Be Safe Online
Keeping Children Safe in a Digital World
Many children and young people use the internet for education, social and leisure purposes. Children are naturally trusting, curious and keen to explore the web but it’s important that they know how
to keep safe.
The internet is always changing and being able to keep up-to-date with technology can be challenging. However, children and young people often need support with problems they experience online.
What are the risks?
Cyberbullying – When someone uses technology, such as the internet or a mobile device, to bully others
Pornography – Access to inappropriate and/or illegal content
Sexting – The use of technology to send intimate text messages including images of partial nudity, sexual images or video. Remember, if someone under the age of 18 creates
an explicit photo or video of themselves, they could be held responsible for creating an image of child abuse. By sending this content to another person, they could be held responsible for the
distribution of an image of child abuse. By receiving this content from another young person, they could be held responsible for possessing an image of child abuse
Social networking – Content uploaded online can be copied, altered and re-posted by anyone and it is very difficult to take back what may be later regretted. Children who create
or post inappropriate, offensive or even illegal content could get into trouble with their school, friends and even the Police
Downloading/file-sharing – Prosecution linked to downloading, sharing or selling content without the permission of those who own the copyright
Gaming – Unwanted contact from others online who may wish to bully or abuse them
Online grooming – An adult or peer with an inappropriate sexual interest in children approaching a child online with the intention of developing a relationship with that child.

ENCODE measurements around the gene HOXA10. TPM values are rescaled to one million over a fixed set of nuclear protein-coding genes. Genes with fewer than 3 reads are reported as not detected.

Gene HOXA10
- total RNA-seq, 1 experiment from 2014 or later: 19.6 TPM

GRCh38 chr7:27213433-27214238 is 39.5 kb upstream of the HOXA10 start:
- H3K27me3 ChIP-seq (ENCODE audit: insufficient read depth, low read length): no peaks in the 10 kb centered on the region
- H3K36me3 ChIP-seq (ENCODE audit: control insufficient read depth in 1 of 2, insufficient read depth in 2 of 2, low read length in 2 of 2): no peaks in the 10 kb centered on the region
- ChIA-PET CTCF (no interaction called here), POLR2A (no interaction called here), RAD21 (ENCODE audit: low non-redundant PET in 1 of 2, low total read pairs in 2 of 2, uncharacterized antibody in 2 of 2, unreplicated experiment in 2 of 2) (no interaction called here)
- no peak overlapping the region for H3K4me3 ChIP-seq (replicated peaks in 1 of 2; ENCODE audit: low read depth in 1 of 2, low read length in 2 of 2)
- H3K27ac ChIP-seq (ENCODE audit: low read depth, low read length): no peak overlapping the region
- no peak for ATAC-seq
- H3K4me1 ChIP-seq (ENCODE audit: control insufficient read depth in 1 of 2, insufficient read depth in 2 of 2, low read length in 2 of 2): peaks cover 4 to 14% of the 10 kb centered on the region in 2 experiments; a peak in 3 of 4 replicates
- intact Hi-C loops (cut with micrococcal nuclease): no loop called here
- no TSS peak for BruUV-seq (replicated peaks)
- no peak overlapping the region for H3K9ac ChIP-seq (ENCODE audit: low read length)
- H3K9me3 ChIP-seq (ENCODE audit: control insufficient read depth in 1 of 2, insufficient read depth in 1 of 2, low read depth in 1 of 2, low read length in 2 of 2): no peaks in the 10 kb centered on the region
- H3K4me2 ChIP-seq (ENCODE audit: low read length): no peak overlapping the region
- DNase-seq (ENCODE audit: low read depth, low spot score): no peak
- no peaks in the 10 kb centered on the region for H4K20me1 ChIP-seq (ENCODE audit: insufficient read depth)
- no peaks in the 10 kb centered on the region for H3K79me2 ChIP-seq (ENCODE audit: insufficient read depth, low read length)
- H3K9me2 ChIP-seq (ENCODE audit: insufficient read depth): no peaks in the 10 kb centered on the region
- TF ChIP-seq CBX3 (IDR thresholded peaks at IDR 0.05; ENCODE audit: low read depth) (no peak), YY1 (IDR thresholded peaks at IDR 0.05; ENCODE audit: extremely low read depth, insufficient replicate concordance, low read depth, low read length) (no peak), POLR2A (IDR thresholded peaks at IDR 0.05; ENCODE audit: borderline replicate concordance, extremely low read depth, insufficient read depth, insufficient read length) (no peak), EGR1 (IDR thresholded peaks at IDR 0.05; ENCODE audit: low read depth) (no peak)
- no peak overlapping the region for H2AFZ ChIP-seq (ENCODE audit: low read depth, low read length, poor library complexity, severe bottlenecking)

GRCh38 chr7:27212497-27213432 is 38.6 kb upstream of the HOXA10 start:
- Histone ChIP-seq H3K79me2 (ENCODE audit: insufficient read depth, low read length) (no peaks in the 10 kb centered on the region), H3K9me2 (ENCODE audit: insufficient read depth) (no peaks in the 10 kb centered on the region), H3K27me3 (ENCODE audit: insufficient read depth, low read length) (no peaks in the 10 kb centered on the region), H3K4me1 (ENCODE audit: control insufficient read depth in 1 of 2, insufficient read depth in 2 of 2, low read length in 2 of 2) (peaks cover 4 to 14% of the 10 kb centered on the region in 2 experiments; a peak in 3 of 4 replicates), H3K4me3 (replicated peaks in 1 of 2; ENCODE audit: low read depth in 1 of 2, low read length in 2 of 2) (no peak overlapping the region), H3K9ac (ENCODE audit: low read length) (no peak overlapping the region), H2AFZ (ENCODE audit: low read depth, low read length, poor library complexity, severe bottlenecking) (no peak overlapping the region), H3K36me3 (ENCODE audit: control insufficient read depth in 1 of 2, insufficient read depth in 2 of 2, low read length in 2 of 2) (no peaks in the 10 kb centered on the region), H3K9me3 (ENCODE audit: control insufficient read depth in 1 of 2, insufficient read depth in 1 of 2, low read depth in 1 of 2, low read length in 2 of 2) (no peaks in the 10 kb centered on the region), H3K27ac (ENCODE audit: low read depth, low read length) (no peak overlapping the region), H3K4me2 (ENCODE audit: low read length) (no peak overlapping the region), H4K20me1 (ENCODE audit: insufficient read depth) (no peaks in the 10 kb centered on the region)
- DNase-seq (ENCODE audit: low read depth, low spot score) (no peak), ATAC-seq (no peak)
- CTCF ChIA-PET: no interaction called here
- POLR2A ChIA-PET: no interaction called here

This can lead to exploitation and sexual abuse
Premium Rate Content – Financial impact of signing-up to services
What can I do right now? (Taken from: www.childnet.com)
Maintain an open dialogue with your child and encourage them to talk to you about their internet use: for example who they’re talking to, services they’re using, and any issues they may be
Create a family agreement to establish your children’s boundaries, and your expectations, when on the internet
your child strategies to deal with any online content that they are not comfortable with – such as turning off the screen, telling an adult they trust and using online reporting facilities
Consider using filtering software to block unwanted content. In addition to filtering, remember that discussion with your child, and involvement in their internet use, are both effective ways to
educate them about the internet
Encourage your children to ‘think before you post.’ Online actions can impact not only yourself but the lives of others. Content posted privately online can be publicly shared by others, and may
remain online forever
Understand the law. Some online behaviour may break the law, for example when downloading or sharing content with others.
Familiarise yourself with the privacy settings and reporting features available on popular sites and services
your child is being bullied online, save all available evidence and know where to report the incident, for example to the school, service provider, or the police if the law has been broken
Familiarise yourself with the age ratings for games and apps which can help to indicate the level and suitability of the content. Also see if online reviews are available from other parents as these
may be helpful
up a family email address that your children can use when signing up to new games and websites online
Encourage your children to use nicknames (where possible) instead of their full name online, to protect their personal information, and create strong passwords for every account
up a PIN or password on devices to help protect personal information